reflex in Mom and Dad.
So is there anything special
about The Land Before Time (other than the fact that it spawned nine
direct-to-video sequels)? I'll give it credit for a distinctive setting, one
that allows for a fantastic feel while still working with real natural history.
Dinosaurs and the prehistoric past are perennial favorites with kids, and while
the main characters are heavily anthropomorphized, the overall setting is
fairly consistent with what was known about dinosaurs in 1988. (The one faux
pas that I noticed was the presence of fruit: you can't have fruit without
flowers, and true flowers hadn't evolved yet.) It's interesting to note the
solid reptilian hues of the dinosaur characters as well: it's only recently
that people have realized that they could have been all sorts of colors and patterns.
I also appreciated the fact
that The Land Before Time is an animated feature that doesn't have songs
in it; the characters never break into song, and there are no cheesy pop songs
shoehorned into the middle of the movie, as seems to happen all too often in
otherwise well-done kids' movies.
There's bad news and there's
not-so-bad news. The not-so-bad news is that while The Land Before Time
appears in a 1.33:1 aspect ratio, it appears to be an open matte transfer
rather than pan-and-scan. There's no "formatted to fit your screen"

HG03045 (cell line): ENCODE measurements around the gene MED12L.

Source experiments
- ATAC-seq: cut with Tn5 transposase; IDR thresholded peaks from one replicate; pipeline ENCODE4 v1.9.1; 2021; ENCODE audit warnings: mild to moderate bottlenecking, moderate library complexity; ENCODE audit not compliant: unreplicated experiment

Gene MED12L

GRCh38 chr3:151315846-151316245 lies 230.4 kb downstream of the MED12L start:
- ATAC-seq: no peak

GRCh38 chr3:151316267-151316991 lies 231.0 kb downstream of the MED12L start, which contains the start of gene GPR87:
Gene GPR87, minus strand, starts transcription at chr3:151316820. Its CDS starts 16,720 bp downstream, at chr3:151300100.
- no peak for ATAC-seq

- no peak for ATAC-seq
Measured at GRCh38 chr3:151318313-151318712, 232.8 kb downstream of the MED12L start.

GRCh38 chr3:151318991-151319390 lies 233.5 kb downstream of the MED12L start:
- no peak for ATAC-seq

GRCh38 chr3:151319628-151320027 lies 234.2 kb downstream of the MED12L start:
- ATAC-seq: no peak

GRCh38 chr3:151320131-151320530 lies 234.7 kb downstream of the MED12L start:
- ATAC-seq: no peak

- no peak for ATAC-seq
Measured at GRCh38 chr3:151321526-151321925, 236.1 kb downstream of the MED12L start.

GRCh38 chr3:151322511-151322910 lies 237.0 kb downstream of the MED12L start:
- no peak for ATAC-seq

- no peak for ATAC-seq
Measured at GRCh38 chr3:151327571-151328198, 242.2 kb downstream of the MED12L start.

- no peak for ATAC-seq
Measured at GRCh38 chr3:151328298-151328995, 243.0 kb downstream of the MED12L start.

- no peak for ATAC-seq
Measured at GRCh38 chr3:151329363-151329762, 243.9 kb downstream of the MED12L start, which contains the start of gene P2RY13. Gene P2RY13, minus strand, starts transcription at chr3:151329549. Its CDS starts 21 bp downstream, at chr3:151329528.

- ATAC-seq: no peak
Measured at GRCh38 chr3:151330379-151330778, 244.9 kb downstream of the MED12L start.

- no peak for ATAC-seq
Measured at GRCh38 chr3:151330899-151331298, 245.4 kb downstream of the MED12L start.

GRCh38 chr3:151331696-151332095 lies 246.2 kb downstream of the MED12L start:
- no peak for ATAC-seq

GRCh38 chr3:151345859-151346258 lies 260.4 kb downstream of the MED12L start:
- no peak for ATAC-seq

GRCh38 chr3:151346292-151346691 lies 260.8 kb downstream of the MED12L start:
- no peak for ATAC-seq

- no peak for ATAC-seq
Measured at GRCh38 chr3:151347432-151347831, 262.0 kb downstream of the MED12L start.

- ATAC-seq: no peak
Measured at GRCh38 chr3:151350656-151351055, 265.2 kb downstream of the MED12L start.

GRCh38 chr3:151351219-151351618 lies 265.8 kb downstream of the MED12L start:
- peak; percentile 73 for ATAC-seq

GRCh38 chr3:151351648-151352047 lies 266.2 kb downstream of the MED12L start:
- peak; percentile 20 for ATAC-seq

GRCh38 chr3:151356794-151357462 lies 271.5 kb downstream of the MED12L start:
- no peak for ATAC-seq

message (not that that's proof positive) and as far as I could tell, the
framing appears to be correct. There's none of the misframing or excessive
close-ups of a pan-and-scan hack job, but there's plenty of open space in the
top and bottom of the image most of the time. Personally, I would have
preferred to see the film presented in its widescreen theatrical aspect ratio
(1.85:1), or at least with both a widescreen and an open-matte transfer on the
disc, but this is an acceptable option.
Now for the bad news. The image
quality is very poor. It's been brutally edge-enhanced, which baffles me: this
is animation! It already has sharp, well-defined edges for all the objects in
the picture! Well, we get stuck with heavy edge enhancement that results in
distinct haloes around all the edges, and ironically makes the picture much
less sharp. The image is also very grainy.
I'd guess that the print was
given minimal cleaning at best before the transfer was made. Dark scenes look
murky and lack detail, print flaws appear at times, and the colors overall are drab
and muddy. On top of that, there's frequent fluctuation in color values
throughout the film; for instance, Littlefoot shifts between being purple,
brown, and orange, Ducky is sometimes green, sometimes brown or yellow, Cera is